I have a monster problem with a subtitles option. I go to it and turning them "on" is not included as an option. Oh, the word "on" is there but you can't activate it!! Huh?!
Tati's first color film, Mon Oncle again features Monsieur Hulot in another series of minimal-dialog and slapstick gags that paved the way for Mr Bean 32 years later. Be sure to watch all the extra features on the accompanying disc!
Not quite as funny as the previous film Mr. Hulot’s Holiday and not quite as completely infused with abstract intricate sight gags as the subsequent film Playtime, Mon Oncle still holds up quite well on its own as a mixture of the two. Though he’s working in the realm of the silent comedians, Tati is well on his way to taking their style to its intellectual extreme, in this, another of his masterpieces.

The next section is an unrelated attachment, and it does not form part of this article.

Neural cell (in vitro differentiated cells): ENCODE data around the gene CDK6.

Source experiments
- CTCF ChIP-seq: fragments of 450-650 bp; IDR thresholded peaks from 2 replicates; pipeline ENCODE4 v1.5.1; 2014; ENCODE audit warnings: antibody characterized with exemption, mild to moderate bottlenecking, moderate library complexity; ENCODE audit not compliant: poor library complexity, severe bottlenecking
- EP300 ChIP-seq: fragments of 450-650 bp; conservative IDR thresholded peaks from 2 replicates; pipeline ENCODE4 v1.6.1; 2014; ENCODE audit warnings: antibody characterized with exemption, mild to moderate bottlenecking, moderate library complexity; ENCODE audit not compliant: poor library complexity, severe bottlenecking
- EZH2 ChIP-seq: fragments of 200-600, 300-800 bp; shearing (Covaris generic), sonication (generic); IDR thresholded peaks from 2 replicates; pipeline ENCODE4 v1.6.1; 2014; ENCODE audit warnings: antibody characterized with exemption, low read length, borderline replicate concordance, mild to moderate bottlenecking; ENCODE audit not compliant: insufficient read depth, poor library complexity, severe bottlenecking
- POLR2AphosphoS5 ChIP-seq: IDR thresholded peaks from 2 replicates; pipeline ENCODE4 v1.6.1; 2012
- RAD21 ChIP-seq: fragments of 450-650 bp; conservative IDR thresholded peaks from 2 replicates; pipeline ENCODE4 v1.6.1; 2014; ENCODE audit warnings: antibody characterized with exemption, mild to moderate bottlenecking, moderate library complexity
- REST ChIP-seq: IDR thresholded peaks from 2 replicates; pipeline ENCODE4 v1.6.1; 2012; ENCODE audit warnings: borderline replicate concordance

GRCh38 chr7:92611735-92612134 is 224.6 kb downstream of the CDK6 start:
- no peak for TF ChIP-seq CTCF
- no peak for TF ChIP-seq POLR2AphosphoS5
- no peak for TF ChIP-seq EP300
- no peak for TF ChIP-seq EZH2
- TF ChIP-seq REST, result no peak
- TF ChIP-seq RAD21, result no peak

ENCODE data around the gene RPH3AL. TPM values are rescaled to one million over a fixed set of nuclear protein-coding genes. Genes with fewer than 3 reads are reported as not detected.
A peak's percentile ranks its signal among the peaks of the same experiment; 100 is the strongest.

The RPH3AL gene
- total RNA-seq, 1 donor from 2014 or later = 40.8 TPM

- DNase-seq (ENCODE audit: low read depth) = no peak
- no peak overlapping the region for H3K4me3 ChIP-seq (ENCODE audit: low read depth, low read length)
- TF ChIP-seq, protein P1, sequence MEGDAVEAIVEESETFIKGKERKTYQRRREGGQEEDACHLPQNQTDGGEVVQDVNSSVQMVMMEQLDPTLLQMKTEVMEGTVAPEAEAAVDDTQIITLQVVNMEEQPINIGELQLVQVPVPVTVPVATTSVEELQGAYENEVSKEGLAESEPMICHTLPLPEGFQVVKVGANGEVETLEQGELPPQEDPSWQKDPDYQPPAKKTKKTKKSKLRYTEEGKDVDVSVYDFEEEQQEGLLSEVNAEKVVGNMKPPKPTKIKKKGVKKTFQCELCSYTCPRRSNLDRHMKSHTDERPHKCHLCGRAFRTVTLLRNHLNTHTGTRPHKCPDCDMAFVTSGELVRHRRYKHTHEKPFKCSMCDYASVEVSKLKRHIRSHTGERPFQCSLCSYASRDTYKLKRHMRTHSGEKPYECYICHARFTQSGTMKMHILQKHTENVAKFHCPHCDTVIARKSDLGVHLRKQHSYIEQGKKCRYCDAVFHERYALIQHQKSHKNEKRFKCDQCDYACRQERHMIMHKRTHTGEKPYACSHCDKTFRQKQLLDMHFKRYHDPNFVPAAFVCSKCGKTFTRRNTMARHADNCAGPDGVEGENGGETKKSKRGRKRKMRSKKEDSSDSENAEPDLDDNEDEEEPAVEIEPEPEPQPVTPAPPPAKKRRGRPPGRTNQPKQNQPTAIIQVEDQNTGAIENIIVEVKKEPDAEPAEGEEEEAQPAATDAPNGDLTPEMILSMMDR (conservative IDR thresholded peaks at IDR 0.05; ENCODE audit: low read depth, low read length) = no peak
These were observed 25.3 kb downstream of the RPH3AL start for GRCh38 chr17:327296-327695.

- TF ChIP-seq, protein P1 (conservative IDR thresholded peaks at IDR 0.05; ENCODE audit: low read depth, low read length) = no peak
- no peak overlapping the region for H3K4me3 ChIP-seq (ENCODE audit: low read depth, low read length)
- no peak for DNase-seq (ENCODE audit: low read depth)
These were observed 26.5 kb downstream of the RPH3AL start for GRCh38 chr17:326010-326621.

A powerful comment on modern life, machine world, and suburbia. Shows the contrast between the chaos of old urban life and the new with pretentious straight lines.
Jacques Tati was a cinematic genius, the film is remarkably and beautifully composed, scene by scene, shot by shot, in both time and space. At times it is almost kabuki. He was a true cinematic visionary genius and deeply funny to boot.
You do not need to understand French for this Tati's movie. 1960 humour but still funny. Better than Mr Hulot and an older version of Mr Bean.
Sweet, funny and beautiful to look at.
This is a wonderful movie, like all of Jacques Tatie's work. It is an amused observation of the conflict between modern and traditional life, and is bittersweet in its conclusions. Don't expect laugh-out-loud humour, it is quieter and deeper. The sound design is exceptional as well (especially the secretary's footsteps...)
Think of a gentler, kinder Mr. Bean. His friendship with his nephew finally rubs off on the boy's father to the delight of all concerned.
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